# Informal writing prompts: English to algebra

Word problems are real problems for many students.  Introducing students to algebra by having them write math problems as English language sentences may help students learn to “read” algebra problems. By the time they reach seventh grade, students should have no difficulty with the math in this set of informal writing prompts, but they may be totally freaked out by being asked to write math problems in English sentences. As with other write-to-learn activities, your focus should be having students learn rather than having them get “a correct answer.”

I recommend that you display the informal prompts one at a time to students and read each one while students follow along. Since fewer than 40 percent of today’s students grades 8 through 12 can read at grade level, they need all the reading help you can give.

## Informal prompt #1.

Here’s what to say: Use the numbers 2, 10 and 5. Write one sentence that tells someone what to do to the smallest number to produce the largest number. Begin your sentence with the word that describes the mathematical operation. You have 15 seconds to write.  (The answer is: Multiply 2 by 5.)

Oral follow up: Show me using addition what it means to multiply 2 by 5. (Answer: 2 + 2 + 2 + 2 + 2 = 10)

## Informal prompt #2.

Use the numbers 2, 10 and 5, write one sentence that tells someone what to do to the largest number to produce the smallest number. Begin your sentence with the word that describes the mathematical operation. You have 15 seconds to write. (Answer: Divide 10 by 2.)

Oral follow up:  Show me using addition what it means to multiply 2 by 5. (Answer: 2 + 2 + 2 + 2 + 2 = 10)

Oral follow up: Show me using subtraction what it means to divide 10 by 5. (Answer: 10 – 5 then 5 – 5. There are two units of five in ten.)

## Informal prompt #3.

Now for some detective work. Look at the sentences you already wrote. In a short sentence, tell me what word or words other than the numbers themselves appear in every sentences you wrote earlier. You have 15 seconds to write. (Answer: The word by is in both sentences.)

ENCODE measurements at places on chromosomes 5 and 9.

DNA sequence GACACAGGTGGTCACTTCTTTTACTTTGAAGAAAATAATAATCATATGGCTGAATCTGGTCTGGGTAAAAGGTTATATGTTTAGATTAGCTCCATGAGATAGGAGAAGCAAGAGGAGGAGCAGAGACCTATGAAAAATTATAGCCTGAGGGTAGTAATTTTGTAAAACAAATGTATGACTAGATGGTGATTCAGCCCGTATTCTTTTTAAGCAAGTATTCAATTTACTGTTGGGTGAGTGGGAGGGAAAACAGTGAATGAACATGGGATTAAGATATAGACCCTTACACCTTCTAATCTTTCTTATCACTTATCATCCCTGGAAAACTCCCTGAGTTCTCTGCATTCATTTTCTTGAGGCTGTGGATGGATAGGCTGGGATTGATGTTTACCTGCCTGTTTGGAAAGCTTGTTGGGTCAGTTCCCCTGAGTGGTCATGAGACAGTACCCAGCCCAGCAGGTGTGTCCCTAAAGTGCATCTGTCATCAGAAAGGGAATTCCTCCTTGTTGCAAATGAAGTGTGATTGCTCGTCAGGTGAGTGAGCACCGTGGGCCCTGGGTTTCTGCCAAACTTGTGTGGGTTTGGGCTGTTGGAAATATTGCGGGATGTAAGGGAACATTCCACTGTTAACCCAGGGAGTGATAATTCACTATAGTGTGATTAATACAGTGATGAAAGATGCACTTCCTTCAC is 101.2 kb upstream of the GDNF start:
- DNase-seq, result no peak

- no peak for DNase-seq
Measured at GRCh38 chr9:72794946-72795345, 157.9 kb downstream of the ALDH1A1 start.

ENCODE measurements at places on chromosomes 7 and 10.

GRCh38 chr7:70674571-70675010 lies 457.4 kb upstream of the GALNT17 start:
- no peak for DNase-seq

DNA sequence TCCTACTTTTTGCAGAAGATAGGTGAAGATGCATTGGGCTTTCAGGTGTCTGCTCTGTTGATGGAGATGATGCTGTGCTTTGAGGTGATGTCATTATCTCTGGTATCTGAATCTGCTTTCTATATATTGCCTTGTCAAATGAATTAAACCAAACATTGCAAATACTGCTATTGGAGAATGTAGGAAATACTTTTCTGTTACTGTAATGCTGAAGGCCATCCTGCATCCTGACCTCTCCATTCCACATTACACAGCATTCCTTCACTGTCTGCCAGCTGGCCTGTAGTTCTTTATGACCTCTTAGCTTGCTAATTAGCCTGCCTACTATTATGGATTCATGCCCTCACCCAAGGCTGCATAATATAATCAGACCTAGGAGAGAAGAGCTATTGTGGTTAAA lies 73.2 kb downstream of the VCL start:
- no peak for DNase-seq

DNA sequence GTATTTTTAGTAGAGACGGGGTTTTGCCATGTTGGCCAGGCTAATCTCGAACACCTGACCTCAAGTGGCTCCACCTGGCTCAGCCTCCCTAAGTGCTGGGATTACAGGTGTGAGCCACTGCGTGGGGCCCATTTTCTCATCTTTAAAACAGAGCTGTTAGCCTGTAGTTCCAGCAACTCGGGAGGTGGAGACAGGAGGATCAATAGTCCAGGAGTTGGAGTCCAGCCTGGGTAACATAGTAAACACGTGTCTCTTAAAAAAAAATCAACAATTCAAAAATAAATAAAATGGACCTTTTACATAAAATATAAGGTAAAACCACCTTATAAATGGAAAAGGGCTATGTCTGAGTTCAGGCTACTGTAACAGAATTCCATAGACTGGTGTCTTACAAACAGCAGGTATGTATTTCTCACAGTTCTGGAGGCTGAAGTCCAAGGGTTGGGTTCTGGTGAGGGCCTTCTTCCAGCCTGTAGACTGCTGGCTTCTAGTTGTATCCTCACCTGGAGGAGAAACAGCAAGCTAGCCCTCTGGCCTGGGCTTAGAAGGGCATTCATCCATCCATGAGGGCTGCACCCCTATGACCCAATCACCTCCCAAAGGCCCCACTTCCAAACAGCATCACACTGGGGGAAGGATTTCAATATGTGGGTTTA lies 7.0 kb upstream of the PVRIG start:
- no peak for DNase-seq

## Informal prompt #4.

Looking again at the three sentences you have already written, how can you identify the number that is the multiplier or divisor in each of the sentences? Explain in one or two sentences. You have 30 seconds to write. (Answer: The word after by is the multiplier or divisor.)

## Mini-lesson.

(Many students will guess that the word that comes after by is the multiplier or divisor but that doesn’t mean they are consciously aware that one of the meanings of the word by is “use the number that follows me as a multiplier or divisor depending on the sense of the sentence.” You need to help students recognize “the sense of the sentence.” Students have to use logic to figure out whether the sense of the sentence calls for multiplication of division. If they don’t grasp that idea through the written and oral discussion, they may get it using manipulatives.)

Ask students in which of their first two sentences is the word following the preposition by a multiplier. Ask how they know that word is a multiplier.

Ask students how they know the word they wrote after the preposition by in the second sentence is a divisor.

Next, have students do something hands-on, such as drawing a diagram or using manipulatives, to show:

• multiplying 3 by 4
• dividing 12 by 3
• dividing 12 by 6

If you teach older teens or adult students, to let them save face tell them to show how they’d teach those mathematical computations to a neighbor’s kid or to their own child.

Finally, give students five or six equations and have them write them as English sentences, specifying the operation to be performed, like this:

25/5 = 5 (Answer: 25 divided by five equals five)
6 x 3 = 18 (Answer: Six multiplied by three equals 18.)

If this activity doesn’t result in a  light bulb moment for your students, wait two weeks and try it again with different numbers. Sometimes you need to present an essential concept multiple times before your presentation coincides with the students’  readiness to grasp that information. That’s one of the hard facts of life in the teaching profession.